‘Scala Sancta’ in Rome uncovered for the first time in 300 years

The marble of Rome’s ‘Scala Sancta’ (‘Holy Stairs’), which are believed to be the stairs that were trod upon by Christ on the day of his death, have been uncovered after almost 300 years being encased in wood.

The idea to open the Holy Stairs to the public came when the wood was removed for restoraton and the white stairs beneath were discovered.

The stairs will be uncovered for veneration from the 11th April to the 9th June, the feast of Pentecost. Pilgrims who visit the stairs must ascend them on their knees as a sign of piety and reverence but can choose how they wish to pray while doing so. Those who cannot climb on their knees may kneel on the first step and then walk up one of the other staircases to reach the top.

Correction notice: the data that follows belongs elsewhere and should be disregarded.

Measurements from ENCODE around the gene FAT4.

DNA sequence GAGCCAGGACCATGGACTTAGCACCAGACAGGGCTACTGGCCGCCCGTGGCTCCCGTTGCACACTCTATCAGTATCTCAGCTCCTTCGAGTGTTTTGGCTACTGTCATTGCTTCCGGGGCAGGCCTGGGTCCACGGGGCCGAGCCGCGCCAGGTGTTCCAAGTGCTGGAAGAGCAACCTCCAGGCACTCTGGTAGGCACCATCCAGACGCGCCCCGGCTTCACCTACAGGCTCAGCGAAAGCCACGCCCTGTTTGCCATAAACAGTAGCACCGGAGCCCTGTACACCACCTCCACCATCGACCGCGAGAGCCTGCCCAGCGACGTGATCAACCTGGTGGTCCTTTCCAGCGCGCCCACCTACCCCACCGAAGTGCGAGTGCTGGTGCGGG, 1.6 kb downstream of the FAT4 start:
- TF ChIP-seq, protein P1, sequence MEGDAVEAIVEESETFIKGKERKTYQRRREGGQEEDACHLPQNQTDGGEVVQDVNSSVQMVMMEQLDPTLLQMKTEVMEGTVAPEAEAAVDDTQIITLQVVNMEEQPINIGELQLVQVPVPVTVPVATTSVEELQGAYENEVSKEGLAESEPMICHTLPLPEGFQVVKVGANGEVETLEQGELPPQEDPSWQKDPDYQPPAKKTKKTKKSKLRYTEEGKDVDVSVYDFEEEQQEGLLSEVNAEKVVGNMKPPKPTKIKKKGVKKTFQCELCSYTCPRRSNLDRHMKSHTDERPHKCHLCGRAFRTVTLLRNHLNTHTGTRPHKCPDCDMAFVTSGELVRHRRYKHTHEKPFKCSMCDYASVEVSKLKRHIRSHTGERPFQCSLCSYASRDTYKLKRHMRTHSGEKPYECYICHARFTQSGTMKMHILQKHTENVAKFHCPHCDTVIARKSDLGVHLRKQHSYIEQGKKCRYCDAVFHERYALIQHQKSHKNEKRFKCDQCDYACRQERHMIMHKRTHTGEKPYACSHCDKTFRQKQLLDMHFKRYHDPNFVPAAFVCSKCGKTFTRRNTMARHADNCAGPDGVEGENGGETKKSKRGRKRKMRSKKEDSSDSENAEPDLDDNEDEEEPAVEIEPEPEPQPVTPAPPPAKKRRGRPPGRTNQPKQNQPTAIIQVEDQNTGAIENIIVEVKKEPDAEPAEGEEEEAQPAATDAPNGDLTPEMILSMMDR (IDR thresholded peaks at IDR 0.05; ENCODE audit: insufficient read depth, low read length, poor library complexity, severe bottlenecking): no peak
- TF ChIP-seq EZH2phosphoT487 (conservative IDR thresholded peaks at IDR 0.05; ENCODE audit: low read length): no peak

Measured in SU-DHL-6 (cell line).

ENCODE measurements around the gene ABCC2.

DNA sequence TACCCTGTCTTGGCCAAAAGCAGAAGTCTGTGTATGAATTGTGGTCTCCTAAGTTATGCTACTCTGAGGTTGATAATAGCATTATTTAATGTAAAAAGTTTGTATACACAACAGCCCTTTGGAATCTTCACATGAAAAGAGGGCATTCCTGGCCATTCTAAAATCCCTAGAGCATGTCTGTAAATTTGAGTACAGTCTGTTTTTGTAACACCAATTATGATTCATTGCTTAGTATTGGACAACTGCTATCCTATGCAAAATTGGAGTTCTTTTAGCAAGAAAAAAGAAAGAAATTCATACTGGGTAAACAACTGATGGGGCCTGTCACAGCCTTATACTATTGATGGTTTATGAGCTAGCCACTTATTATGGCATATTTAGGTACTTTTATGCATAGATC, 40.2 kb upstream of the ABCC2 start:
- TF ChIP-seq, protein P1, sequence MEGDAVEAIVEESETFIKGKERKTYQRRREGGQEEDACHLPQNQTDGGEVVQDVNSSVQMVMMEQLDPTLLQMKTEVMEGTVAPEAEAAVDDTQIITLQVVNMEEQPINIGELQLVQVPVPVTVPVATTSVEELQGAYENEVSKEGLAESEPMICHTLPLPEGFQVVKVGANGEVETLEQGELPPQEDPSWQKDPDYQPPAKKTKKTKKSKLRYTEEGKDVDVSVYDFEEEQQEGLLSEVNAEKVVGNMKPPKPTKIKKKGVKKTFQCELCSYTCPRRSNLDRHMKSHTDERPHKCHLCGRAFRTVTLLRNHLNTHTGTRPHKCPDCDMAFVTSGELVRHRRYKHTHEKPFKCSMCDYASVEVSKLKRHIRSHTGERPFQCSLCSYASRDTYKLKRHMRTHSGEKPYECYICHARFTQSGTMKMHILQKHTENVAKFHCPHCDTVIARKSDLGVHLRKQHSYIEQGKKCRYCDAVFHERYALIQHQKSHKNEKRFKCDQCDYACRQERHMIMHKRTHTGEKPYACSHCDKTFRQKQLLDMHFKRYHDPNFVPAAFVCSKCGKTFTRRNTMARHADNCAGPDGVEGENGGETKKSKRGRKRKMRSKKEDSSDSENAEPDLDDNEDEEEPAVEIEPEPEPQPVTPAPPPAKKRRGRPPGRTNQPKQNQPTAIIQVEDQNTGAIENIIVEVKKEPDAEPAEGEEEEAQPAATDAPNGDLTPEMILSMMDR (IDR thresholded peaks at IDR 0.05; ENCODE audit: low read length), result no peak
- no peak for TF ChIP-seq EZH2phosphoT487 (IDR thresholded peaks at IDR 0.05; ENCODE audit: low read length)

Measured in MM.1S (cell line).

The Holy Stairs are held to be those which led to the praetorium of Pontius Pilate in Jerusalem, and which Christ would have ascended on his way to the trial before his Crucifixion. According to tradition, the stairs were brought to Rome by St. Helena in the 4th century.